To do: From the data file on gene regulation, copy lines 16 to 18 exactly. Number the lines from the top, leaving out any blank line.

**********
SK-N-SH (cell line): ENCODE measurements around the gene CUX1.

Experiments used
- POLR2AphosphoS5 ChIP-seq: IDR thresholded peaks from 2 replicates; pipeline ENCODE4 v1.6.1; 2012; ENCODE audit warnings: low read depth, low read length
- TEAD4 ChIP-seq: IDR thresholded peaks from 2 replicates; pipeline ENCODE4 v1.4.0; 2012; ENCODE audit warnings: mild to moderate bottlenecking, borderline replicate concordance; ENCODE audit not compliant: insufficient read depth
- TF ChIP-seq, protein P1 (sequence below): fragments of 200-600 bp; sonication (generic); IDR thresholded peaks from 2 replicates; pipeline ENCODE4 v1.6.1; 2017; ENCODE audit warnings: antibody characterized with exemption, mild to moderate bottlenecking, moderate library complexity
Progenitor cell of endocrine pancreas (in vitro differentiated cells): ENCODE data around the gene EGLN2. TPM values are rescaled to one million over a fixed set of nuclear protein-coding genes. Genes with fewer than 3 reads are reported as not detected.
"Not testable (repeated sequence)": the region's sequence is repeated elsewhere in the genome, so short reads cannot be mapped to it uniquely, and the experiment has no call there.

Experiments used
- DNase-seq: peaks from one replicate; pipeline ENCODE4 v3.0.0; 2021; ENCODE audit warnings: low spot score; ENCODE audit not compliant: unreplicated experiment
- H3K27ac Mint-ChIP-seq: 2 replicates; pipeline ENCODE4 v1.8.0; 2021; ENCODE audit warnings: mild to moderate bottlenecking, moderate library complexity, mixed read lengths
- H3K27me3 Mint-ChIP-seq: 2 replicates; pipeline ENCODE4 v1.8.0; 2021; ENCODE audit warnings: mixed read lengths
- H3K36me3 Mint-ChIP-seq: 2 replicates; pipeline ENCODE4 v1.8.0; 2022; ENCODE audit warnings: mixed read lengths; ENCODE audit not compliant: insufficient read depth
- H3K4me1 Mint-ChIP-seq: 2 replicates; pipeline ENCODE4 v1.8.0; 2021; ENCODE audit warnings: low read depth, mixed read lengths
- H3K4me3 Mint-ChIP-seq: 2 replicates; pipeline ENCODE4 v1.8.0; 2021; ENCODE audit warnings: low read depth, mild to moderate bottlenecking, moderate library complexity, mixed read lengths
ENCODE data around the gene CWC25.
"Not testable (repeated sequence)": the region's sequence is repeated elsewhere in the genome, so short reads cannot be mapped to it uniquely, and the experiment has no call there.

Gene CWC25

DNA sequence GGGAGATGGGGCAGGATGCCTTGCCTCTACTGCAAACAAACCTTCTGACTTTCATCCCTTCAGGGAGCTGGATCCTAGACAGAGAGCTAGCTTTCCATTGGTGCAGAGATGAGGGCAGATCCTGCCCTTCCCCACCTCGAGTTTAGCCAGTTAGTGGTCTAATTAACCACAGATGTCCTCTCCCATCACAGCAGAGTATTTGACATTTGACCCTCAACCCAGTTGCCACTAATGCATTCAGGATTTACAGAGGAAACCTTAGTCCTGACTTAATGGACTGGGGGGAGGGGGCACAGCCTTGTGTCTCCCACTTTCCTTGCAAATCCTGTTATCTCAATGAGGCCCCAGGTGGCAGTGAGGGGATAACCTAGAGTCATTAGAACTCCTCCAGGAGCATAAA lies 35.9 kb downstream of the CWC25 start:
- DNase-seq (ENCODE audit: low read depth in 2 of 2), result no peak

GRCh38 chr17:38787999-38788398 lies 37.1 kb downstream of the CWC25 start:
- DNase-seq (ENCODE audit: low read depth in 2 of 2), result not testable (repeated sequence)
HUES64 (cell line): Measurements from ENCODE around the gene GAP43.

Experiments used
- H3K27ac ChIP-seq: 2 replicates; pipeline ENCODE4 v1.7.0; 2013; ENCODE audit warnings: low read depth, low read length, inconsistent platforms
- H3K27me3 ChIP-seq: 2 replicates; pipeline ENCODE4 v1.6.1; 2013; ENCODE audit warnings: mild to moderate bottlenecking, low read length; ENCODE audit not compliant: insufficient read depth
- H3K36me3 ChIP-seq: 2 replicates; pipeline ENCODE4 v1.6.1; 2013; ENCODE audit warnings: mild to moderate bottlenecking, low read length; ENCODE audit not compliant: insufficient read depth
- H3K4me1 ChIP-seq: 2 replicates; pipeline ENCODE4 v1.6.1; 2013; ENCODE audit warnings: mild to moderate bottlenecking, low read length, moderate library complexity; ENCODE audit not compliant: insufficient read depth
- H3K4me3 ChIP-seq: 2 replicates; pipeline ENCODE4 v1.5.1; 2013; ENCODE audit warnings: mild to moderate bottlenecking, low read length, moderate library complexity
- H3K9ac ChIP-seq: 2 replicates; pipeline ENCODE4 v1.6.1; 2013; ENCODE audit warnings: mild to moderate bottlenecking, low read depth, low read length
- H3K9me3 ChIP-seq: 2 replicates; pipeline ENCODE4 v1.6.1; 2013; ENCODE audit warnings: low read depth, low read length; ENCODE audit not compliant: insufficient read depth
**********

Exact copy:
"Not testable (repeated sequence)": the region's sequence is repeated elsewhere in the genome, so short reads cannot be mapped to it uniquely, and the experiment has no call there.

Gene CWC25

DNA sequence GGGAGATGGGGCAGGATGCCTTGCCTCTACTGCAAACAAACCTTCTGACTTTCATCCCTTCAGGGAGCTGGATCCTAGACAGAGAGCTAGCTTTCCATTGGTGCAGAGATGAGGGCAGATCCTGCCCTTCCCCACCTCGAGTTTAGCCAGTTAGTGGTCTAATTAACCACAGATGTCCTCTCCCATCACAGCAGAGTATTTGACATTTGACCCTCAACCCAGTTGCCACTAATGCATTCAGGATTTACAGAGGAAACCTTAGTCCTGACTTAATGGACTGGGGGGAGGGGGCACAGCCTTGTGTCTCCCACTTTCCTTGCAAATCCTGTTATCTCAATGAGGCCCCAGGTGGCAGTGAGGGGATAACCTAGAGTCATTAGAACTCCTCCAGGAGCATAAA lies 35.9 kb downstream of the CWC25 start: